When it was established in 1948, the Andrews was covered with virgin forest. Before timber cutting began in 1950, about 65% of the Andrews Forest was in old-growth forest (400-500 years old) and the remainder was largely in stands developed after wildfires in the mid-1800's to early 1900's. Clearcutting and shelterwood cuttings over about 30% of the Andrews Forest have created young plantation forests varying in composition , stocking level, and age. Old-growth forest stands with dominant trees over 400 years old still cover about 40 percent of the total area. Mature stands (100 to 140 years old) originating from wildfire cover about 20 percent. Wildfire was the primary disturbance in the natural forest; windthrow, landslides, sites of concentrated root rot infection, and lateral stream channel erosion were secondary disturbances. Lower elevation forest are dominated by Douglas-fir, western hemlock, and western redcedar. Upper elevation forests contain noble fir, Pacific silver fir, Douglas-fir, and western hemlock. Low- and mid-elevation forests in this area are among the tallest and most productive in the world. Average heights are in excess of 75 m and a typical stand stores in excess of 600 megagrams of carbon per ha.
These forests are also noteworthy for the large amounts of fine and coarse woody debris they contain. As elevation increases, Douglas- fir and western red cedar decline in importance and western hemlock is gradually replaced by Pacific silver fir. Non-forest habitats include wet and dry meadows, rock cliffs, and talus slopes. Rapidly flowing mountain streams are the primary type of aquatic ecosystem in the Andrews Forest. Streamflow follows the precipitation pattern with winter maximum flows three orders of magnitude larger than summer minimum. First and second-order streams under natural conditions are dominated by coarse woody debris and receive-a large annual input of litter which provides the energy base for the aquatic organisms. Larger order streams have a higher proportion of the energy base provided by in-stream photosynthesis, but litter inputs and coarse debris remain important components of all stream ecosystems.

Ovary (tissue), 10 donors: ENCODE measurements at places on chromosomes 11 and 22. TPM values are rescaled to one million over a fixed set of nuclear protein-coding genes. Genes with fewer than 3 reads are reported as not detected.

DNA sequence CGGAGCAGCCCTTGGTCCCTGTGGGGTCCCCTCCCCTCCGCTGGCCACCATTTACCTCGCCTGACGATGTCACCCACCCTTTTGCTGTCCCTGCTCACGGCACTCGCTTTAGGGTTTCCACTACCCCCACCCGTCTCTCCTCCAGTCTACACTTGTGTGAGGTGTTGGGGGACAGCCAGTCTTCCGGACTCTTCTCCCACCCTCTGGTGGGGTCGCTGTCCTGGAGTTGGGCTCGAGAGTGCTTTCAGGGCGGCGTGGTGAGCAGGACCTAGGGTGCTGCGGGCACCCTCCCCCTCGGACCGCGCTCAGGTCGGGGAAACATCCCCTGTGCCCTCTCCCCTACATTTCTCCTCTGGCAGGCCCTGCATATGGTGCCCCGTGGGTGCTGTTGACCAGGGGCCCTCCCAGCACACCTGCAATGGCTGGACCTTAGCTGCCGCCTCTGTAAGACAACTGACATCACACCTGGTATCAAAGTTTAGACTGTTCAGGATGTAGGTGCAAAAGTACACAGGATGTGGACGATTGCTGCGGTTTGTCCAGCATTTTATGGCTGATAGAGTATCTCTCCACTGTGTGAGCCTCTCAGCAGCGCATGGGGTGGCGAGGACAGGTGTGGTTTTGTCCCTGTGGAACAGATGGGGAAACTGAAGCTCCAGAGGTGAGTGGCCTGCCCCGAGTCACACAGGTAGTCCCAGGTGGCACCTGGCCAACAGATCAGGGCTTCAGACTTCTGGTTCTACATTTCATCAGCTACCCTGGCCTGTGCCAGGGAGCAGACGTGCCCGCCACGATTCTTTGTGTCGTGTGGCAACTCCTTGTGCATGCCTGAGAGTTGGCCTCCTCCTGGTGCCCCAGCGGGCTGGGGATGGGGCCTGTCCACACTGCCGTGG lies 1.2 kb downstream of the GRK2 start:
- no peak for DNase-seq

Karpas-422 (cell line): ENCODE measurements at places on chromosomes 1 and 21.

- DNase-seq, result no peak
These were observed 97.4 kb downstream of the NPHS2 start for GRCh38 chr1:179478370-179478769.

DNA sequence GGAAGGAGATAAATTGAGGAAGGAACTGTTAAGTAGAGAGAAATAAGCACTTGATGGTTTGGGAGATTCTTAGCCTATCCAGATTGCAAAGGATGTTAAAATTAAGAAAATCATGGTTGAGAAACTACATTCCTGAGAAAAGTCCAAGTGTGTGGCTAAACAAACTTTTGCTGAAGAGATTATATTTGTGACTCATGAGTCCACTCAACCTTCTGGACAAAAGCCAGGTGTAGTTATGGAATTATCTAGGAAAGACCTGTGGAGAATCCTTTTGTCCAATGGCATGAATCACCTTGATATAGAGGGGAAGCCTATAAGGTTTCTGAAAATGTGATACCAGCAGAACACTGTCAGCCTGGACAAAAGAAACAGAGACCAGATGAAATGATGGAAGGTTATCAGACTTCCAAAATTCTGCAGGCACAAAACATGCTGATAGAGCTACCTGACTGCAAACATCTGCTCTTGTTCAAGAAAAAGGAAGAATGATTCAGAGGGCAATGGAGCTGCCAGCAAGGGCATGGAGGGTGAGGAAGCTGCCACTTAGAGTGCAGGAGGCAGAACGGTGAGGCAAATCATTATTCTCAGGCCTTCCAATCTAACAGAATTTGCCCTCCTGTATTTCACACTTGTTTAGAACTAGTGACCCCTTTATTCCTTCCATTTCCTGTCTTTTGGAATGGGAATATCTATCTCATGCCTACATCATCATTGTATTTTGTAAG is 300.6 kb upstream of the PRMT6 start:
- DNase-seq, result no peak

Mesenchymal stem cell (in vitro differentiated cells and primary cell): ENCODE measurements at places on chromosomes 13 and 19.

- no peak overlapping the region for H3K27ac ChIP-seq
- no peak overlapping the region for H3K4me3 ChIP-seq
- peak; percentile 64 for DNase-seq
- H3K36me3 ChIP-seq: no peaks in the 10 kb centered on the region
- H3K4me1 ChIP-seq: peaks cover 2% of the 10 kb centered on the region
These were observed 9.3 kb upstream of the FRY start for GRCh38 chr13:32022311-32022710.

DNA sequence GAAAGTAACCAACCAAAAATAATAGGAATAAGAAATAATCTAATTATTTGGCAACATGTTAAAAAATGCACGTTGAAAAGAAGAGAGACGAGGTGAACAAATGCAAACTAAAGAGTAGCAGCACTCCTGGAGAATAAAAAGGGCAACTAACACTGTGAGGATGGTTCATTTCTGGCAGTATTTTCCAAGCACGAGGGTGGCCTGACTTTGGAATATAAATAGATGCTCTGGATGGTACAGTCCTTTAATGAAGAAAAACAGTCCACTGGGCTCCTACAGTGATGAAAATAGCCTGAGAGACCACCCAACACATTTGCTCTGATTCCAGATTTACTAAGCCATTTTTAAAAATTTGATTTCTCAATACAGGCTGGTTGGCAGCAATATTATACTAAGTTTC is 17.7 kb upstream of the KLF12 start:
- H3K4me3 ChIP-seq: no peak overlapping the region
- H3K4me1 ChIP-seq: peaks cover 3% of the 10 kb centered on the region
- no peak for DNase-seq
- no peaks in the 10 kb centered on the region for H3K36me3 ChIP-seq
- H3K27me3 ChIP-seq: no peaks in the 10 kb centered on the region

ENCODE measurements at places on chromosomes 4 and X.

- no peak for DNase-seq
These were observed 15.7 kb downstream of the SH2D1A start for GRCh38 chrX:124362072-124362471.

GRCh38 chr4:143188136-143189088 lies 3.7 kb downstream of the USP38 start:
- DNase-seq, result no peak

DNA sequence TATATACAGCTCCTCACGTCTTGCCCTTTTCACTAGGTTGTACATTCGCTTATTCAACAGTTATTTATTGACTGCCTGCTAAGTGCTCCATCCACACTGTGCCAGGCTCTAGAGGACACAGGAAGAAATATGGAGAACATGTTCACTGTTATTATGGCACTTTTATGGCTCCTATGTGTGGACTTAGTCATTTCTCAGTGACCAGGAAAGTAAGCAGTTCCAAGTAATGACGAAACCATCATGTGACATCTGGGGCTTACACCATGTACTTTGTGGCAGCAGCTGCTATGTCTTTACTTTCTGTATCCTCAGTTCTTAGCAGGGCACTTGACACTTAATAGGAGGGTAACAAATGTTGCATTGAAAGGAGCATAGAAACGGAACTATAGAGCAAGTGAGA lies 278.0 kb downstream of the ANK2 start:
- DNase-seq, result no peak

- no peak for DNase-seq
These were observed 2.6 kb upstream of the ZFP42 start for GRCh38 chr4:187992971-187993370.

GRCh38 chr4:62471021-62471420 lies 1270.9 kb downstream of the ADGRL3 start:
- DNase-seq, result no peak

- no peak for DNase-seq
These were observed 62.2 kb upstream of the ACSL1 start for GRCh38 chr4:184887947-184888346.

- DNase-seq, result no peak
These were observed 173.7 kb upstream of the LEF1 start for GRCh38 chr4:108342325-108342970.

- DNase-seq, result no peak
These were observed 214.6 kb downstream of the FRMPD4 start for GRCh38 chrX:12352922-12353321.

In terms of biological diversity, the Andrews Forest supports a rich flora and fauna for a north temperate ecosystem. More than 500 vascular plant species are known to occur on the Andrews Forest, and the nearby RNA's include more than 100 additional species. Typical 0.5-ha plots in the upland sites include 35 to 40 species of vascular plants and riparian sites twice that number. Over 3,400 arthropod species have been reported, which probably represent slightly more than half the estimated total. About 20 species of reptiles and amphibians, seven species of fish, and 50 species of mammals are found on the Andrews. Over 70 species of birds are known to nest here. Plant and animal species associated with old-growth forests of the Pacific Northwest, including Vaux's swift and the northern spotted owl, are especially well represented. Other vertebrate species include pileated woodpecker, black bear, mountain lion, black-tailed deer, and Roosevelt elk.Read Less
Andrews LTER program has become a major center for analysis of forest and stream ecosystems in the Pacific Northwest. Today, several dozen university and Federal scientists use this LTER site as a common meeting ground, working together to gain basic understanding of ecosystems and to apply this new knowledge in management policy.
The Andrews LTER program has its roots in the establishment of the H. J. Andrews Experimental Forest by the US Forest Service in 1948. This began two decades of predominantly Forest Service research on the management of watersheds, soils, and vegetation. With the inception of the International Biological Programme-Coniferous Forest Biome (IBP-CFB) in 1969, university scientists began to play increasingly important roles in the Andrews program. The focus shifted from single disciplines to more integrated research on forest and stream ecosystems, especially old-growth forests. IBP-CFB ended in the late 1970s and LTER commenced in 1980. The first decade of LTER work developed a backbone of long-term field experiments as well as long-term measurement programs focused on climate, streamflow and water quality, and vegetation succession. Development of data and information management systems as part of the science program has been a major accomplishment. During LTER3 (1990-1996) we continued these long-term projects, but placed increasing emphasis on integration under the central theme: Develop concepts and tools needed to predict effects of natural disturbance, land use, and climate change on ecosystem structure, function, and species composition.Read Less